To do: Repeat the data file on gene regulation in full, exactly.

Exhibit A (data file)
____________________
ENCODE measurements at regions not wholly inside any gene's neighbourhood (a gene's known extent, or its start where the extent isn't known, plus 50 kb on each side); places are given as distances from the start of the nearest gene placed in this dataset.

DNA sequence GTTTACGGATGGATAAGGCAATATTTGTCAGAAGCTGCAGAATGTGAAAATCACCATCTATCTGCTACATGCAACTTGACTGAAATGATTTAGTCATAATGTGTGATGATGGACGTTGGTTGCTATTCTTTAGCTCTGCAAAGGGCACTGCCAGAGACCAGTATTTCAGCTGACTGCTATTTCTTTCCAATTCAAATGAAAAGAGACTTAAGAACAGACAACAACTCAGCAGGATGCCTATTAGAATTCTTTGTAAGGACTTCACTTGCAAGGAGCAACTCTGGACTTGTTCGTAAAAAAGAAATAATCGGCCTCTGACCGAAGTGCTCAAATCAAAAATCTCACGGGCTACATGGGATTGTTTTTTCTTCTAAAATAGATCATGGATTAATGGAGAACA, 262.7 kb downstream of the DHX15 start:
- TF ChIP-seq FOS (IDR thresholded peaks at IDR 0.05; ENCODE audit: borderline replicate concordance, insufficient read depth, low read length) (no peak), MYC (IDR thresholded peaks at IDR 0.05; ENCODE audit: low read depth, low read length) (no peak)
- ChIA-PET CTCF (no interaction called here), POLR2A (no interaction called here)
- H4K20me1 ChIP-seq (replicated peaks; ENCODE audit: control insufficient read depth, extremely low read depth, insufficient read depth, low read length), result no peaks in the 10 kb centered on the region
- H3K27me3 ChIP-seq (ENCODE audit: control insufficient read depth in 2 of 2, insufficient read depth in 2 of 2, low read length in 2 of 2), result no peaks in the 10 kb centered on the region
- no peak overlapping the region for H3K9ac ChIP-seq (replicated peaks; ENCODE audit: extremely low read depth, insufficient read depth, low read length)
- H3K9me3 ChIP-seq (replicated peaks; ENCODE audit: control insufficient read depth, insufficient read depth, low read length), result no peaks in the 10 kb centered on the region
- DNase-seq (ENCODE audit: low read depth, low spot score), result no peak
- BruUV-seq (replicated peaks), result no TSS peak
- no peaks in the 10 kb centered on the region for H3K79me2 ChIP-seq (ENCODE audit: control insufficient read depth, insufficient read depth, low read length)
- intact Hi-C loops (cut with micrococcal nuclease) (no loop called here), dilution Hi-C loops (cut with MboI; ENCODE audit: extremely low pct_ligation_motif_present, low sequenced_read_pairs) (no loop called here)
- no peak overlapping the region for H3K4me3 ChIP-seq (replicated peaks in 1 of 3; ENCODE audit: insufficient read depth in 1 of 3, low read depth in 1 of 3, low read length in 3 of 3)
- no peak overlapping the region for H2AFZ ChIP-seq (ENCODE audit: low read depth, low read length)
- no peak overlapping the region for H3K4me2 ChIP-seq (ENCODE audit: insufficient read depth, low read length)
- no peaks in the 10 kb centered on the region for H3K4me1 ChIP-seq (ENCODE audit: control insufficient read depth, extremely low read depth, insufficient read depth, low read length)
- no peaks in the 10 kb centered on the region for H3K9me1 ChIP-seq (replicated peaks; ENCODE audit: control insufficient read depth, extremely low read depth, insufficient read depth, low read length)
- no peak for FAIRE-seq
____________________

ENCODE measurements at regions not wholly inside any gene's neighbourhood (a gene's known extent, or its start where the extent isn't known, plus 50 kb on each side); places are given as distances from the start of the nearest gene placed in this dataset.

DNA sequence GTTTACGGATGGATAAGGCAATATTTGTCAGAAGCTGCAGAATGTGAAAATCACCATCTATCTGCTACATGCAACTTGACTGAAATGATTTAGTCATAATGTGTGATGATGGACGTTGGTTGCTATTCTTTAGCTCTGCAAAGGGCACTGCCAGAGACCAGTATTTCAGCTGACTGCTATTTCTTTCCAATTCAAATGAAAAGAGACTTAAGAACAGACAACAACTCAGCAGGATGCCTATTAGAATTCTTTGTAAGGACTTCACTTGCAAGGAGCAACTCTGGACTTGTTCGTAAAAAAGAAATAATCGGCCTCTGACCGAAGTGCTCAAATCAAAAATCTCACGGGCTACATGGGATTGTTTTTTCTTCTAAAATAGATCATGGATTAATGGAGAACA, 262.7 kb downstream of the DHX15 start:
- TF ChIP-seq FOS (IDR thresholded peaks at IDR 0.05; ENCODE audit: borderline replicate concordance, insufficient read depth, low read length) (no peak), MYC (IDR thresholded peaks at IDR 0.05; ENCODE audit: low read depth, low read length) (no peak)
- ChIA-PET CTCF (no interaction called here), POLR2A (no interaction called here)
- H4K20me1 ChIP-seq (replicated peaks; ENCODE audit: control insufficient read depth, extremely low read depth, insufficient read depth, low read length), result no peaks in the 10 kb centered on the region
- H3K27me3 ChIP-seq (ENCODE audit: control insufficient read depth in 2 of 2, insufficient read depth in 2 of 2, low read length in 2 of 2), result no peaks in the 10 kb centered on the region
- no peak overlapping the region for H3K9ac ChIP-seq (replicated peaks; ENCODE audit: extremely low read depth, insufficient read depth, low read length)
- H3K9me3 ChIP-seq (replicated peaks; ENCODE audit: control insufficient read depth, insufficient read depth, low read length), result no peaks in the 10 kb centered on the region
- DNase-seq (ENCODE audit: low read depth, low spot score), result no peak
- BruUV-seq (replicated peaks), result no TSS peak
- no peaks in the 10 kb centered on the region for H3K79me2 ChIP-seq (ENCODE audit: control insufficient read depth, insufficient read depth, low read length)
- intact Hi-C loops (cut with micrococcal nuclease) (no loop called here), dilution Hi-C loops (cut with MboI; ENCODE audit: extremely low pct_ligation_motif_present, low sequenced_read_pairs) (no loop called here)
- no peak overlapping the region for H3K4me3 ChIP-seq (replicated peaks in 1 of 3; ENCODE audit: insufficient read depth in 1 of 3, low read depth in 1 of 3, low read length in 3 of 3)
- no peak overlapping the region for H2AFZ ChIP-seq (ENCODE audit: low read depth, low read length)
- no peak overlapping the region for H3K4me2 ChIP-seq (ENCODE audit: insufficient read depth, low read length)
- no peaks in the 10 kb centered on the region for H3K4me1 ChIP-seq (ENCODE audit: control insufficient read depth, extremely low read depth, insufficient read depth, low read length)
- no peaks in the 10 kb centered on the region for H3K9me1 ChIP-seq (replicated peaks; ENCODE audit: control insufficient read depth, extremely low read depth, insufficient read depth, low read length)
- no peak for FAIRE-seq